I know I will most likely get torn apart for this as well, but truth is all these parts can be bought used anywhere in the country for around $300. Check with Planet Miata or your local salvage yard. There is more than enough on used market to outfit ALL early cars.
All you need...
front subframe,steering rack,2 front spindles and 2 upper control arms."

I think we should see what this does for the early cars before we let everyone have open timing and FP.
Open timing and FP for the 99's will be the killshot between the eyes for the 1.6 cars, and leave us no choice but to race IT, or split the class, in my opinion.

--------------------
If you can't fix it with a hammer, it's got electrical problems.

Kent Carter Verified Driver Made Donation to Website
Future Never Has Been

Region: Houston
Car #: 91
Year : 1991
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quote:
Originally posted by IPRESS:
Kent, I hate to differ, but it is far from untested. There have been 99 subframes on NAs since soon after SM started. And it does make a difference. Now as far as cost I have no clue. you can be assured that any changes will be watched like the main stage during happy hour at Baby Dolls. It seems the CRB wants the cars as close to the same as possible....probably a good thing.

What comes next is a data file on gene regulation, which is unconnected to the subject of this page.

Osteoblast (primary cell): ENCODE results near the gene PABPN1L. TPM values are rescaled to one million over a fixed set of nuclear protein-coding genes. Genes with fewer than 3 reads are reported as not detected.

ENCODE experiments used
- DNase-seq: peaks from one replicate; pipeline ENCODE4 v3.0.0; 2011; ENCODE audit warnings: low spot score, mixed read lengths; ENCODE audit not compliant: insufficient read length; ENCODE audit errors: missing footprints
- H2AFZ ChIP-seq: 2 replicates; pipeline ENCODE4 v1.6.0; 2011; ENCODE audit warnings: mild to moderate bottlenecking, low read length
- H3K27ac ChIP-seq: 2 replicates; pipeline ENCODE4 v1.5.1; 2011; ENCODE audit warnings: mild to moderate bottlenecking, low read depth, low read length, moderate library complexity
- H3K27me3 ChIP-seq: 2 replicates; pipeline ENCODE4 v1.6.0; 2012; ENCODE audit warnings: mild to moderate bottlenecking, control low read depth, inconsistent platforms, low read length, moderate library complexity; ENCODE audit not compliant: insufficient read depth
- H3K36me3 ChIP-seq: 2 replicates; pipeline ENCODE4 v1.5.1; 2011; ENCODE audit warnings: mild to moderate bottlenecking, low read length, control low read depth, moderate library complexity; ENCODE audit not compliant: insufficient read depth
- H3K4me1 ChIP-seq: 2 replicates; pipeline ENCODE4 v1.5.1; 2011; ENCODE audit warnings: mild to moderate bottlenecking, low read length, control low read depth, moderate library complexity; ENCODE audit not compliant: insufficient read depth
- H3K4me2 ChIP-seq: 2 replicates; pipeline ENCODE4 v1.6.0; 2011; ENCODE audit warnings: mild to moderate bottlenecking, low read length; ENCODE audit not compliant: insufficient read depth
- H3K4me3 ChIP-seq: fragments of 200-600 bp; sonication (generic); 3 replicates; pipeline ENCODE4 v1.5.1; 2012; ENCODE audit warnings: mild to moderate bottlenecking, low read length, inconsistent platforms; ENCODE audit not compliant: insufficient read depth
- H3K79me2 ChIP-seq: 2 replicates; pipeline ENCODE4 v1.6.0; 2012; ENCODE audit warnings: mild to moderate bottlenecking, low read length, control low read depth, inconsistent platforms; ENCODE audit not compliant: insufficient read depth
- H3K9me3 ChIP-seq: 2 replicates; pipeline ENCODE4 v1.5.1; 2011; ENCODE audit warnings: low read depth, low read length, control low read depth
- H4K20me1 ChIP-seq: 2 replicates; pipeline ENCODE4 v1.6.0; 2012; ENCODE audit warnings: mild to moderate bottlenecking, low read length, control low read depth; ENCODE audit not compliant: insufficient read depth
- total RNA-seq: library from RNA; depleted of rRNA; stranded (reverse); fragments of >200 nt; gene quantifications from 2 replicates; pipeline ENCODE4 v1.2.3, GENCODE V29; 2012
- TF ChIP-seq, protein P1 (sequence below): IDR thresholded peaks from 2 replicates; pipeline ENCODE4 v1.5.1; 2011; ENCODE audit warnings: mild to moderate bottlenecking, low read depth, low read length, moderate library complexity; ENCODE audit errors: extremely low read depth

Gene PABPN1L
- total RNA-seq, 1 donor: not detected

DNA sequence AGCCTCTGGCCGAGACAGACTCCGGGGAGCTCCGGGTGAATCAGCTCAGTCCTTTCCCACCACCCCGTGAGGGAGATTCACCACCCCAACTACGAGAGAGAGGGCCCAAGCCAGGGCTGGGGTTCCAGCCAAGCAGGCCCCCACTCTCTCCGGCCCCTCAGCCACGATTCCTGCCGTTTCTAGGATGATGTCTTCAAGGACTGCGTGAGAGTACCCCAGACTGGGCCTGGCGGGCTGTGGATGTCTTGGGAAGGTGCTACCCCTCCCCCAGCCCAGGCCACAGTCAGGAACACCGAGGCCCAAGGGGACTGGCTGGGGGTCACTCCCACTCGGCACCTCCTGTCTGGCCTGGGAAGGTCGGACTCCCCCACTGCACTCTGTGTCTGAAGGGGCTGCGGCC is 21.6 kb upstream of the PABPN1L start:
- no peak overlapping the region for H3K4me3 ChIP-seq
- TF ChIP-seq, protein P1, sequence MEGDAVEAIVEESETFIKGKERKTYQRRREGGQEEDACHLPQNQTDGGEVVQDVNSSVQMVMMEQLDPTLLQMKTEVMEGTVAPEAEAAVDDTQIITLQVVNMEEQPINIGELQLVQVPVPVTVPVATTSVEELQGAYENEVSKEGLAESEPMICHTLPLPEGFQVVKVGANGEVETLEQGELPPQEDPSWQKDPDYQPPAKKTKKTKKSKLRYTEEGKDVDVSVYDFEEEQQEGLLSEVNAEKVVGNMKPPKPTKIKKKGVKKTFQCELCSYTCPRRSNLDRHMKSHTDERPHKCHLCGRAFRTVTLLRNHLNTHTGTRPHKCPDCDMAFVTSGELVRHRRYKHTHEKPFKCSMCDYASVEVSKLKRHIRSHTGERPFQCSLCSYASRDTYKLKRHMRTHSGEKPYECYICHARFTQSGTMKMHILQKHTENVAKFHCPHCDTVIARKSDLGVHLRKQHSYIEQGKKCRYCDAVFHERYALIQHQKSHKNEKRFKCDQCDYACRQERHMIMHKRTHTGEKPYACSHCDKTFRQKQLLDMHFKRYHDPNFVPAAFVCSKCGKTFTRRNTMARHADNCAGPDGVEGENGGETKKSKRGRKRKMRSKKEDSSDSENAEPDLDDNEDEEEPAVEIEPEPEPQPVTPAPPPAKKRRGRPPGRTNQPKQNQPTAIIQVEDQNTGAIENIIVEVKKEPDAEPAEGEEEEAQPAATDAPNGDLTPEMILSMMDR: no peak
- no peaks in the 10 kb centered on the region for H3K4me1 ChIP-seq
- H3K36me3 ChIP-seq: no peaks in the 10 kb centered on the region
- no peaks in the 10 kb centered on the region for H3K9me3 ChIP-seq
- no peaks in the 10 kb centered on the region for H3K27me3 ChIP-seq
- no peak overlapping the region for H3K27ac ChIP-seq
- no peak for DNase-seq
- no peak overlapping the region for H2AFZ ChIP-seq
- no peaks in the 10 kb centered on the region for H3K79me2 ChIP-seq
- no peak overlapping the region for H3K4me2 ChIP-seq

Mac, I appreciate dissent! I'm still forming my opinion and seeking facts. Do we have any blinded, back-to-back test data on the objective differences in lap times?

--------------------
Do I turn my 99 Hard S into a killerfast SM or seek a donor?

Kent Carter Verified Driver Made Donation to Website
Future Never Has Been

Region: Houston
Car #: 91
Year : 1991
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Status: Offline
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quote:
Originally posted by Steven Holloway:
Clipped from last years thread:
(Drago)
"Another misconception...